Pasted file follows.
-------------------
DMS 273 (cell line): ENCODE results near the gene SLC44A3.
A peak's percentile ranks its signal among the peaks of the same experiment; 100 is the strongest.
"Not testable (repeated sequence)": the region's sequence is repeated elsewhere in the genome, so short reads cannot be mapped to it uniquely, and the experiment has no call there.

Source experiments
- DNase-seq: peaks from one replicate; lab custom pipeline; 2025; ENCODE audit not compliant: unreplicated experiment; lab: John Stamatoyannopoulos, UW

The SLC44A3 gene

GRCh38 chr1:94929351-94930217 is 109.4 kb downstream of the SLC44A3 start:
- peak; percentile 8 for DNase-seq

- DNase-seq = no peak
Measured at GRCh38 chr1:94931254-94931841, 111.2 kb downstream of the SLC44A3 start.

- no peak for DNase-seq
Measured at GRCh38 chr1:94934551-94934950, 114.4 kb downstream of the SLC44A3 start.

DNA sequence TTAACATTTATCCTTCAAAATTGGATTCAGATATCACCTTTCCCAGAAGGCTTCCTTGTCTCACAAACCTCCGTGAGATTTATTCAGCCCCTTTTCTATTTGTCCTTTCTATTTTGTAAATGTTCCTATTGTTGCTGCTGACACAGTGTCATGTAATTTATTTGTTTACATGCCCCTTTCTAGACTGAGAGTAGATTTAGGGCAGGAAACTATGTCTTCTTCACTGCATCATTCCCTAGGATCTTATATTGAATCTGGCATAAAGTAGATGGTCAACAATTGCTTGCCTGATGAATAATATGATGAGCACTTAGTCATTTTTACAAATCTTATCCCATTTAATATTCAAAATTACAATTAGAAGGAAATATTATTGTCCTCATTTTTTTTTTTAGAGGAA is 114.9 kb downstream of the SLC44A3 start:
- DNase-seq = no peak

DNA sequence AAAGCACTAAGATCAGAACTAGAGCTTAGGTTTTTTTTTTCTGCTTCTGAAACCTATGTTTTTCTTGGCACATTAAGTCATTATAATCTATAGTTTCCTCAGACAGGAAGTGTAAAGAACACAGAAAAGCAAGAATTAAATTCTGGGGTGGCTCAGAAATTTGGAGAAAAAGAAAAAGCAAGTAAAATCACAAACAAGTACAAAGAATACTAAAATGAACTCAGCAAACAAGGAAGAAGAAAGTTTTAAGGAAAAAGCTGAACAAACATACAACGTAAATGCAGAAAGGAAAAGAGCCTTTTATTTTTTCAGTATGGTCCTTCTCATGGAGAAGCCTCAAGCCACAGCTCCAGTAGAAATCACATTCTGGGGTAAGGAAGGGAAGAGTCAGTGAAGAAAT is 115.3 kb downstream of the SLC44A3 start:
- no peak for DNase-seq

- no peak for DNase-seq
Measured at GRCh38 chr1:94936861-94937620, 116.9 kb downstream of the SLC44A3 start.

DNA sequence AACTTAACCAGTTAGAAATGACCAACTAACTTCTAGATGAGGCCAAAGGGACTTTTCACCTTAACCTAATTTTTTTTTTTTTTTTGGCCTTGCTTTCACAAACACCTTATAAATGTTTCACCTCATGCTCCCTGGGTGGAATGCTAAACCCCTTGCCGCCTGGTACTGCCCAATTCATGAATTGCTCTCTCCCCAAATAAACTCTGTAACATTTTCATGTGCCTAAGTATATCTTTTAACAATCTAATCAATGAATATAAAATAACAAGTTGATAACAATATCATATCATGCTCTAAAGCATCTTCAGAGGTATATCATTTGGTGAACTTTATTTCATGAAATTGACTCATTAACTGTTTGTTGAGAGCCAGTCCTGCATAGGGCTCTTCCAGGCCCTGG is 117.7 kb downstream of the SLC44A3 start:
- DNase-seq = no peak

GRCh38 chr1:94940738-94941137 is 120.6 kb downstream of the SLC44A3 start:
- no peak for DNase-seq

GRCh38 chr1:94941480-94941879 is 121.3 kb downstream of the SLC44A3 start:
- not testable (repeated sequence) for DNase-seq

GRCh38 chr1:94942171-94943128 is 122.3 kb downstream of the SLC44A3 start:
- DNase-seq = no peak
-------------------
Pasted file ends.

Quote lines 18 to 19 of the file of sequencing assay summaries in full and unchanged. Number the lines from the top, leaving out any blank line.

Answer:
Measured at GRCh38 chr1:94936861-94937620, 116.9 kb downstream of the SLC44A3 start.

DNA sequence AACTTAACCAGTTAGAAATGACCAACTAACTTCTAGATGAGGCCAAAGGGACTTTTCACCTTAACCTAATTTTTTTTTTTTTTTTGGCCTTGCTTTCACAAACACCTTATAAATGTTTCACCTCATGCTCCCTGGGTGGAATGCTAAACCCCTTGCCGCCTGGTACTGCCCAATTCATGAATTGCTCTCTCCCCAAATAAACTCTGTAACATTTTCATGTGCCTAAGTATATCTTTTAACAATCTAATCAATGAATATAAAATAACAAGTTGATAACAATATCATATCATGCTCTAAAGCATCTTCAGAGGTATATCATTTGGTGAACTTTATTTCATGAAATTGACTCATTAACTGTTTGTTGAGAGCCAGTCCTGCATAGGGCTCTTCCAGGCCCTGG is 117.7 kb downstream of the SLC44A3 start: